Golf's first major of the year is almost upon us, with the world's finest players preparing to make their annual pilgrimage to one of sport's most iconic venues.
The first tee shot will be hit on Thursday, 7 April, with a field of fewer than 100 men aiming to sink the winning putt on Sunday, 10 April.
World number one Jason Day, Jordan Spieth - bidding to become the first man to defend the title since Tiger Woods in 2002 - and four-time major winner Rory McIlroy head the field in the year's first major.
Few people, including the bookmakers, are looking past the world's top three players - Day, Spieth and McIlroy - to set the agenda at Augusta.
Day and world number two Spieth won three of last year's four majors, while 26-year-old McIlroy is looking to complete the career Grand Slam.
Spieth, 22, has failed to find his best form in recent weeks, missing a cut for only the eighth time since the start of the 2014 season, before narrowly avoiding another early exit two weeks later.
The American defended his form after being called "garbage" by an internet 'troll', while McIlroy backed his rival by insisting Spieth's form was "not slumping".
US PGA champion Day, 28, has continued his fine start to the season by winning back-to-back tournaments, showing little rustiness from a three-month break at the end of last year after becoming a father for the second time.
The Australian suffered an injury scare in his opening pool match at last month's WGC-Dell Match Play, but recovered to win the tournament for the second time in three years.
McIlroy steps on to Augusta's first tee on Thursday aiming to become only the sixth man to claim the clean sweep.
Rory is seeking a first Masters title following victories at the US Open, the Open Championship and the US PGA.
Winning the Green Jacket would propel him into exalted company alongside Jack Nicklaus, Tiger Woods, Gene Sarazen, Gary Player and Ben Hogan.
And that is the world number three's main priority. "It's all about Augusta," he said last month.
McIlroy will miss Augusta's annual Par 3 Contest, which takes place the day before Thursday's first round, in order to concentrate on winning the year's first major.
"Maybe the decision not to play it this year can work in my favour," he said, perhaps bearing in mind the 'Par 3 curse' - no player has won both in the same year.
McIlroy might well offer the best hope of providing a first European winner since Jose Maria Olazabal in 1999, but he is just one of 16 British and Irish players aiming to emulate the Spaniard.
Former US Open champion Justin Rose, currently ranked eighth in the world, continues his search for a second major, while fellow Englishman Danny Willett is expected to make his second Augusta appearance following the birth of his first child.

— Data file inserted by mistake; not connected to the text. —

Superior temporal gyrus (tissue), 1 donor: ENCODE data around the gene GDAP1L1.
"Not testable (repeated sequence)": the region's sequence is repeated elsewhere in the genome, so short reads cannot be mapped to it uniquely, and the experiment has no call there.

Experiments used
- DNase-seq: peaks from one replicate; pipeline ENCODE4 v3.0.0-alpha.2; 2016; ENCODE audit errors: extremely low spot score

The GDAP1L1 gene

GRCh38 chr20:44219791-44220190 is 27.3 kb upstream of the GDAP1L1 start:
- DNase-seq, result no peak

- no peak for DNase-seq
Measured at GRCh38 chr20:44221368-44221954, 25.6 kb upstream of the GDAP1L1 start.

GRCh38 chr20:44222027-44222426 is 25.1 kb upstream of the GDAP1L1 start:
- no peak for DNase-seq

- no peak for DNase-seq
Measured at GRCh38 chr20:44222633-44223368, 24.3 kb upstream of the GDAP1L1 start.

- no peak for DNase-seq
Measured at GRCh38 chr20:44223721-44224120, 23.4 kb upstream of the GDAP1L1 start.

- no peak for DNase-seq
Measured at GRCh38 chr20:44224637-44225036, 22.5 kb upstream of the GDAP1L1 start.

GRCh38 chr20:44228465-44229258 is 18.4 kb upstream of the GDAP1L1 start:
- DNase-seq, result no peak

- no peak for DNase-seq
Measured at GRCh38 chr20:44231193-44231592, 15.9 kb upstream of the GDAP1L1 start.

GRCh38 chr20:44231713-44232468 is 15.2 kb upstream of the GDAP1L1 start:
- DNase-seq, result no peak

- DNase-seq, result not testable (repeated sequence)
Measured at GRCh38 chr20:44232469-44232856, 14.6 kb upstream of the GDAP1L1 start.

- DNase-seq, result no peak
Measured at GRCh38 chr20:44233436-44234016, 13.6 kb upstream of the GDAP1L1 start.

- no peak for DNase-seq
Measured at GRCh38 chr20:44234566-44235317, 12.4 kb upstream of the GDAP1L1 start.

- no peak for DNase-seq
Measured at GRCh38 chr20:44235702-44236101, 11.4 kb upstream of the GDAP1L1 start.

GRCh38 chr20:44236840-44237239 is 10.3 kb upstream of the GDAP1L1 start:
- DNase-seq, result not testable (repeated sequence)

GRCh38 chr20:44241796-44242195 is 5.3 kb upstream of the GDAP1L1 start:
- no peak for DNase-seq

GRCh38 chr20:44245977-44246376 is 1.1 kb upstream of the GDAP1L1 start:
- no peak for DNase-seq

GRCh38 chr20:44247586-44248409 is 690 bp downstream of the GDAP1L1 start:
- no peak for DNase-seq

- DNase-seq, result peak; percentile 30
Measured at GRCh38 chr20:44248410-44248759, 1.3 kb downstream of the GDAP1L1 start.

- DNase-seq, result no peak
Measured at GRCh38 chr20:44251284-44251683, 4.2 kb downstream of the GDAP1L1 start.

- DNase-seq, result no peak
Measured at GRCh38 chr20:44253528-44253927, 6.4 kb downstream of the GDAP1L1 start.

The Yorkshireman has risen from outside the top 100 to the fringe of the top 10 in less than two years.
Familiar names such as Lee Westwood - who sneaked into the world's top 50 in mid-December to qualify - Paul Casey, Darren Clarke, Graeme McDowell and Ian Poulter all return to Augusta.
England's Andy Sullivan and Scotland's Russell Knox, who both broke into the top 50 last year, will step into the locker room for the first time.
At the other end of the scale, veterans Sandy Lyle and Ian Woosnam, both 58, will play after accepting their annual invites as past champions.
Europe's contingent have not won at Augusta since two-time winner Olazabal's last success 17 years ago, allowing American players to regain dominance of the Masters in recent years.
The famed Georgia course has produced eight home winners in the past 12 years - and, as well as Spieth, there are several others with strong ambitions of becoming the third consecutive American champion.
Two-time Masters champion Bubba Watson, the world number four, is one of the favourites alongside Spieth, McIlroy and Day.
The 37-year-old left-hander heads to Augusta having claimed two wins as well as a second-place finish in his eight tournaments this year.
Phil Mickelson - a three-time winner and veteran of 12 other top-10 finishes at Augusta - is expected to mount another challenge, while Rickie Fowler, Dustin Johnson and Patrick Reed - who are all ranked inside the world's top 10 - will head down Magnolia Lane hopeful of winning their first major.
Recent Masters winners
2015: Jordan Spieth (US) 2010: Phil Mickelson (US)
2014: Bubba Watson (US) 2009: Angel Cabrera (Arg)
2013: Adam Scott (Aus) 2008: Trevor Immelman (SA)
2012: Bubba Watson (US) 2007: Mach Johnson (US)
2011: Charl Schwartzel (SA) 2006: Phil Mickelson (US)
Away from the Americans, look no further than 2016's form man - 2013 champion Adam Scott.
The 35-year-old Australian leads the PGA Tour standings - just ahead of Day - after claiming back-to-back titles last month.
Scott claimed the Honda Classic at Palm Beach and then beat Watson by one shot at the WGC Championship at Doral.
"I think Bubba is the favourite," said Scott after pipping Watson with a closing 69 at Trump National in Miami.
"Even if I won every tournament I play before the Masters, if Bubba keeps finishing second, I'd still think he's favoured. It just sets up so good there for him."